Abductees and others who entered North Korea
So far, more than 480 South Koreans have been kidnapped and held captive in North Korea. Most of them are fishermen who were kidnapped while at sea, and there are also people who were abducted while they were overseas in China or Germany. Most of them are used for propaganda or espionage, but when their usefulness is over, they are sent to concentration camps. North Korean authorities are reluctant to send them back despite the fact that the South Korean government has finally brought up the issue, because they are afraid that the world would discover how badly the abductees had been treated.
Most of the people who went to North Korea either because they were fooled by North Korea's propaganda, or because they were on the run from South Korean authorities ended up in concentration camps. They were sent to the camps because, like the repatriated Korean-Japanese, their ideological purity came under suspicion or they had problems adjusting to North Korean society. Some of them are simply disposed of in camps because they were no longer useful to the regime. Sometimes, people are sent to the camps immediately after they hold press conferences announcing they had entered North Korea for righteous reasons. These people are nurses or students who had been staying in East Germany, stowaways headed for Japan who had taken the ferry bound for North Korea, former soldiers, or businessmen. After they end up in concentration camps, their homesickness intensifies, which only makes it harder for them to survive the miserable conditions in the camps.
There are not that many abductees or other Koreans who had willingly entered North Korea. But because of their behavior and accents, they easily stand out from ordinary North Korean residents.
Families left behind by North Koreans defectors
Before the severe food shortage in North Korea, there were occasional incidents where North Korean officials or diplomats defected to South Korea. But since the food crisis, a considerable number of North Korean have made their way to South Korea via Russia or China. As of the year 2000, their number has exceeded 1,000. With the exception of those who are already well known, most of them wish to hide the fact that they have defected to South Korea, because if they are discovered, their families and relatives in North Korea are sent to concentration camps.
In the much-publicized case of former secretary of the Workers Party Hwang Jang-yop, casual acquaintances and distant relatives who did not even know him were rounded up and sent to remote mountain villages, coalmines, concentration camps, or even before the firing squad. Their number actually exceeded 10 thousand. If spies who had been sent to South Korea choose to turn themselves in and change their citizenship, the families they left behind in North Korea are all sent to concentration camps for political prisoners. Ahn Hyuk, who was in a concentration camp around the time North Korean secret agent Kim Hyun-hee was arrested for blowing up a Korean airliner, said that Kim? family was shipped to Yongpyong camp.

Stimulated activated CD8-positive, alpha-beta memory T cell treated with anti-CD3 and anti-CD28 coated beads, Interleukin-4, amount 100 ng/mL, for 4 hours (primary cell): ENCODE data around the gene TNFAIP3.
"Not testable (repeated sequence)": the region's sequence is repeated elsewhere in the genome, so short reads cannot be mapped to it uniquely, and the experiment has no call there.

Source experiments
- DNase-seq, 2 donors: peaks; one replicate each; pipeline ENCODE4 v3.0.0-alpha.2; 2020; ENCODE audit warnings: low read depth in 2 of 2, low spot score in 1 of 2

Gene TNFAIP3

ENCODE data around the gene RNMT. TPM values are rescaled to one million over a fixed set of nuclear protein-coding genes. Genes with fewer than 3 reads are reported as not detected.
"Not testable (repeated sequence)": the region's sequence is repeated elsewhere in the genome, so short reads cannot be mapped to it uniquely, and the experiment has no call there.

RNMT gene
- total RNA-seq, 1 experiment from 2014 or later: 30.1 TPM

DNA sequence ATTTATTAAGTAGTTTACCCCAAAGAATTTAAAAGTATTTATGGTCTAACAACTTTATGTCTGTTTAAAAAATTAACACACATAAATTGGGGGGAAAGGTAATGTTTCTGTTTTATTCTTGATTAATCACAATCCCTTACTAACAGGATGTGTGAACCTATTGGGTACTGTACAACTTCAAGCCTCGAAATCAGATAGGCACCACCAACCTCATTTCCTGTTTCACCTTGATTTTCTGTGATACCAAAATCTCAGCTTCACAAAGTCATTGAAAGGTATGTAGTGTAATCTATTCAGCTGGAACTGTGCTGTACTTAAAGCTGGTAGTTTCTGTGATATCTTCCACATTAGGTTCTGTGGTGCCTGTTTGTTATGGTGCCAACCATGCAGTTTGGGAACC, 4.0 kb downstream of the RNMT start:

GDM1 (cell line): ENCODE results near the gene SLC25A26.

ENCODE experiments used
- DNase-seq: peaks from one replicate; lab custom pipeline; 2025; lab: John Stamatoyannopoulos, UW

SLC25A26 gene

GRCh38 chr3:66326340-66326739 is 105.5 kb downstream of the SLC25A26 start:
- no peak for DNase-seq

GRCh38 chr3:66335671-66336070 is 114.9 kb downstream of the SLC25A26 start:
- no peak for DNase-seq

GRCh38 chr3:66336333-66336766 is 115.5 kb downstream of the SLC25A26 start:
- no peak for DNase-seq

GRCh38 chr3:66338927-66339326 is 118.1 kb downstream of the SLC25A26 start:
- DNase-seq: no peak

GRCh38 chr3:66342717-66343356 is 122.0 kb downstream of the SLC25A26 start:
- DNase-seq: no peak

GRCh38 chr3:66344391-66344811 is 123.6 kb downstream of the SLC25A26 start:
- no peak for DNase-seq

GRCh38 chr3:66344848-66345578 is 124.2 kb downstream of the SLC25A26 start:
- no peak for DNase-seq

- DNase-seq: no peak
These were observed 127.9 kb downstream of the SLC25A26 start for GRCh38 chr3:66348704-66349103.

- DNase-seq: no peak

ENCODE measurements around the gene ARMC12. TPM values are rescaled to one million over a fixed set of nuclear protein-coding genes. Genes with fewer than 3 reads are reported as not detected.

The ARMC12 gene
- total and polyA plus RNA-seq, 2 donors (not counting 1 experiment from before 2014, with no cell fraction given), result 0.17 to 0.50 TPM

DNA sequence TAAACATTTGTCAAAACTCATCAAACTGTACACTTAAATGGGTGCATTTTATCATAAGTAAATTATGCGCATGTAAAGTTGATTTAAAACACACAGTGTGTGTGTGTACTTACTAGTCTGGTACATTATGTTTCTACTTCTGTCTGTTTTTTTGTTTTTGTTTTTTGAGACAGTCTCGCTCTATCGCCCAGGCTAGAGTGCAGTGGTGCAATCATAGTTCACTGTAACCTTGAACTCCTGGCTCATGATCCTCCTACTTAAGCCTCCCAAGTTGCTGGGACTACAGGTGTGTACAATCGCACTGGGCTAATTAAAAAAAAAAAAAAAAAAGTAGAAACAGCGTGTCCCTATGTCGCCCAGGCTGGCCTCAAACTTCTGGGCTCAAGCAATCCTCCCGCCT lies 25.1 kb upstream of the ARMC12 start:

More and more genuine political criminals
Anyone in North Korea who is thinking of opposing Kim Jong Il has to be prepared to put the lives of his or her family and relatives on the line. That is why it is so rare to see even ordinary demonstrations in North Korea, not to mention any open criticism of the regime or public discussions. But even in that suppressive atmosphere, people are struggling to gain the freedom to live like humans. There are rumors of activities by dissidents, and although most of them remain unconfirmed, the beginnings of an organized movement seem to be in gear. Lee Young-hwa, a professor of Kansai University and the first Korean -Japanese to do a self-funded academic research in North Korea testifies to the existence of a secret anti- Kim Jong Il organization. The members are currently biding their time, waiting for their abilities to grow and for the right time to strike. Extensive surveillance usually leads to the discovery of such organizations before they attempt anything. The members are shot to death and their families sent to concentration camps for political prisoners. Criminals falsely accused of political crimes or counterrevolutionary activities are executed in public to teach the people a lesson, but genuine political dissidents are executed in secret, which frustrates fact-finding activities. But these days, with relatively easier access to information than before, rumors of anti-state activists are spreading like wildfire.
Actually, North Korean authorities are right when they claim that there are no political criminals in North Korea. The people who are suffering and dying in concentration camps for political prisoners are not political criminals in the real sense; they are scapegoats in Kim Il Sung and Kim Jong Il? struggle to maintain power. They were obedient citizens who cooperated fully with the regime but ended up in concentration camps simply because they were only too human in making a small mistake or letting their curiosity get the better of them. Countless people lived and died like beasts in concentration camps for truly ridiculous reasons. They were suspected of ?deological impurity just because they were Korean- Japanese. They supposedly had the potential to undermine Kim Il Sung or Kim Jong Il? authority despite their dedication to establishing the one-ideology system. They were the descendents of wealthy people, they had a religion, or they were South Korean soldiers, and the list goes on. They are not political criminals, just victims of a fanatical regime.
Today, it has become clear that the abject suffering of the North
Korean people is the direct result of the incompetence, blunders
and tyranny of the Kim Jong Il regime. The dissatisfaction of the
North Korean people against their incapable leader is nearing its
peak. Through the cracks that the food crisis put in Kim's dictatorship,
news of the outside world is seeping in to slowly crumble the absolutism
of Kim Il Sung's ideology. However, concentration camps will not
disappear so easily. Rather, the camps may have to be expanded to
accommodate the increasing number of genuine political dissidents
who fight for freedom and life. Or the entire society may very well
turn into one huge concentration camp. (to be continued...)